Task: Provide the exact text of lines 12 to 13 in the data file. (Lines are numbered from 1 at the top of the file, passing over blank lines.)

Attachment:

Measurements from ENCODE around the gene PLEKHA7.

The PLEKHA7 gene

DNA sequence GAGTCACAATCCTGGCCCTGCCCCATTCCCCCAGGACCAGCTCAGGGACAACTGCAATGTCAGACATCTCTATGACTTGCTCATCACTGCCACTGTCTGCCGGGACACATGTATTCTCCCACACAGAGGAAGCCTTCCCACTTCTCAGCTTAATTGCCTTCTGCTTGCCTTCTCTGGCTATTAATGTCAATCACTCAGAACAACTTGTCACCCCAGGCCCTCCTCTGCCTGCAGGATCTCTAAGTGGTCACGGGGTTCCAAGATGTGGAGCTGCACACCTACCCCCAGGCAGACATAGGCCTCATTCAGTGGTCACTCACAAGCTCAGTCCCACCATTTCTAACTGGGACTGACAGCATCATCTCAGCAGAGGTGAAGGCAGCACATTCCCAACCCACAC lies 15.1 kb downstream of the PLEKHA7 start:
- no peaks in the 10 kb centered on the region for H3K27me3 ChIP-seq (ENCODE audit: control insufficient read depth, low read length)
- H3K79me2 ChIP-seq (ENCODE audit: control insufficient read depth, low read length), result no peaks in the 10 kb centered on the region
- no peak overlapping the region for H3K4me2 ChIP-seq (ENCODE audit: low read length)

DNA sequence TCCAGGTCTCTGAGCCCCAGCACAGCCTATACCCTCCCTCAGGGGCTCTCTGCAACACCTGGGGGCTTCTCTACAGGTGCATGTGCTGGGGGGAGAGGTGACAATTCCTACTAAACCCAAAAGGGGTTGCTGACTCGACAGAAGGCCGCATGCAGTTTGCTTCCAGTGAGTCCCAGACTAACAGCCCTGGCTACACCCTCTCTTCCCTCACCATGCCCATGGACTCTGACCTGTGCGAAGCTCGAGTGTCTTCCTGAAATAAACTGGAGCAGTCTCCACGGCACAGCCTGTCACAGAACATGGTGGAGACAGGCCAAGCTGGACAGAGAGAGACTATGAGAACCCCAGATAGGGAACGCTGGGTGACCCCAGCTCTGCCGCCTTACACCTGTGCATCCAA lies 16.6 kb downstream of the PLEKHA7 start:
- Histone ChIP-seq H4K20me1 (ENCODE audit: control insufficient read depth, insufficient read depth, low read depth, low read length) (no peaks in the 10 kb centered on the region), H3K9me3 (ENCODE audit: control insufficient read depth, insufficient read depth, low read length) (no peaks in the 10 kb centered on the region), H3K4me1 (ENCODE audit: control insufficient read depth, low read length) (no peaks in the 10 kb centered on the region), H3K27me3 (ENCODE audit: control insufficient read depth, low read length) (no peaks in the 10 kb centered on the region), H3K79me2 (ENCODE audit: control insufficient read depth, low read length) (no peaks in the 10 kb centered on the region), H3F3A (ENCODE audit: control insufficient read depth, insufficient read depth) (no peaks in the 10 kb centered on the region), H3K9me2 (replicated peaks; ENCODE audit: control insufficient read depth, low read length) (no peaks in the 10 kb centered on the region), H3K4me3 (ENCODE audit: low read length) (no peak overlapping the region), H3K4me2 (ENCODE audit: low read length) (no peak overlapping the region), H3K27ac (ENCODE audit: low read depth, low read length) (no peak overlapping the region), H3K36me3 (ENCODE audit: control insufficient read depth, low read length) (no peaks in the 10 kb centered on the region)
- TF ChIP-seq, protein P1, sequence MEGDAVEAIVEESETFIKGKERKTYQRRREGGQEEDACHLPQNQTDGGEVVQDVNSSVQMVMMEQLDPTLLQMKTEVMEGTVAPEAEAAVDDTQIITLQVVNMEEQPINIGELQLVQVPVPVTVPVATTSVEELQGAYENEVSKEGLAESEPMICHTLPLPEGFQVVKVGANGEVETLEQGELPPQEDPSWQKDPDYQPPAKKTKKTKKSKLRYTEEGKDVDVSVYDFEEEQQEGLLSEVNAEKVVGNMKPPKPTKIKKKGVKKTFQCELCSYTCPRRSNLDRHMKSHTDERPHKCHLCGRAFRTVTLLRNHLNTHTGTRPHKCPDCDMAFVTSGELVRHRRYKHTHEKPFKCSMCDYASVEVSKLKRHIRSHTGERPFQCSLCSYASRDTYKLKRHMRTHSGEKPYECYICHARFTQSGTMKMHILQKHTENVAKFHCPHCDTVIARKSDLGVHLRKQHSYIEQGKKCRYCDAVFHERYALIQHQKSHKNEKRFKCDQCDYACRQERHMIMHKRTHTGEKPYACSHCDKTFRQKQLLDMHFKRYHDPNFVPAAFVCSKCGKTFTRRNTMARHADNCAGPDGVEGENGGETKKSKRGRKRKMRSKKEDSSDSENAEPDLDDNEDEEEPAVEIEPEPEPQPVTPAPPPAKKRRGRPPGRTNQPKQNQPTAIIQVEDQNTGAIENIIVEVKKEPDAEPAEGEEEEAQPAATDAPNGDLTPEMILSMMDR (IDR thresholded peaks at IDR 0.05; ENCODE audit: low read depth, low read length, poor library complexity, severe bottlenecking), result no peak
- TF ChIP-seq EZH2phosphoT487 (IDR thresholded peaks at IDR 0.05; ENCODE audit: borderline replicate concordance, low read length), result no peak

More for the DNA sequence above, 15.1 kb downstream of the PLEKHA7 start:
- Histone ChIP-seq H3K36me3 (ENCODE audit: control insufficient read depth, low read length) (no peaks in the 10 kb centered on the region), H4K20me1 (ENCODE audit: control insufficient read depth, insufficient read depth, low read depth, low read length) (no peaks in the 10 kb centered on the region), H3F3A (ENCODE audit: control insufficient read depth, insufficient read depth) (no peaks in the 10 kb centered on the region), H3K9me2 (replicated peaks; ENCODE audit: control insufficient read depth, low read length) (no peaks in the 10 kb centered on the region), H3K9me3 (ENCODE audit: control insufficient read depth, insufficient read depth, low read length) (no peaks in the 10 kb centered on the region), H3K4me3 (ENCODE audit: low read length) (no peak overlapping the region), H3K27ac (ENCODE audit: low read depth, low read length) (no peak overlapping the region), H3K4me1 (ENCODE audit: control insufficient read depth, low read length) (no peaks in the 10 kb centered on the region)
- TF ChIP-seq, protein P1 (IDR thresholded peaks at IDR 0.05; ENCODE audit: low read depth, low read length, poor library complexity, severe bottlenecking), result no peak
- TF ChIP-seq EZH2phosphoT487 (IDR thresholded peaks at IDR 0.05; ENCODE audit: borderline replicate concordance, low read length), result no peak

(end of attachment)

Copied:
- Histone ChIP-seq H3K36me3 (ENCODE audit: control insufficient read depth, low read length) (no peaks in the 10 kb centered on the region), H4K20me1 (ENCODE audit: control insufficient read depth, insufficient read depth, low read depth, low read length) (no peaks in the 10 kb centered on the region), H3F3A (ENCODE audit: control insufficient read depth, insufficient read depth) (no peaks in the 10 kb centered on the region), H3K9me2 (replicated peaks; ENCODE audit: control insufficient read depth, low read length) (no peaks in the 10 kb centered on the region), H3K9me3 (ENCODE audit: control insufficient read depth, insufficient read depth, low read length) (no peaks in the 10 kb centered on the region), H3K4me3 (ENCODE audit: low read length) (no peak overlapping the region), H3K27ac (ENCODE audit: low read depth, low read length) (no peak overlapping the region), H3K4me1 (ENCODE audit: control insufficient read depth, low read length) (no peaks in the 10 kb centered on the region)
- TF ChIP-seq, protein P1 (IDR thresholded peaks at IDR 0.05; ENCODE audit: low read depth, low read length, poor library complexity, severe bottlenecking), result no peak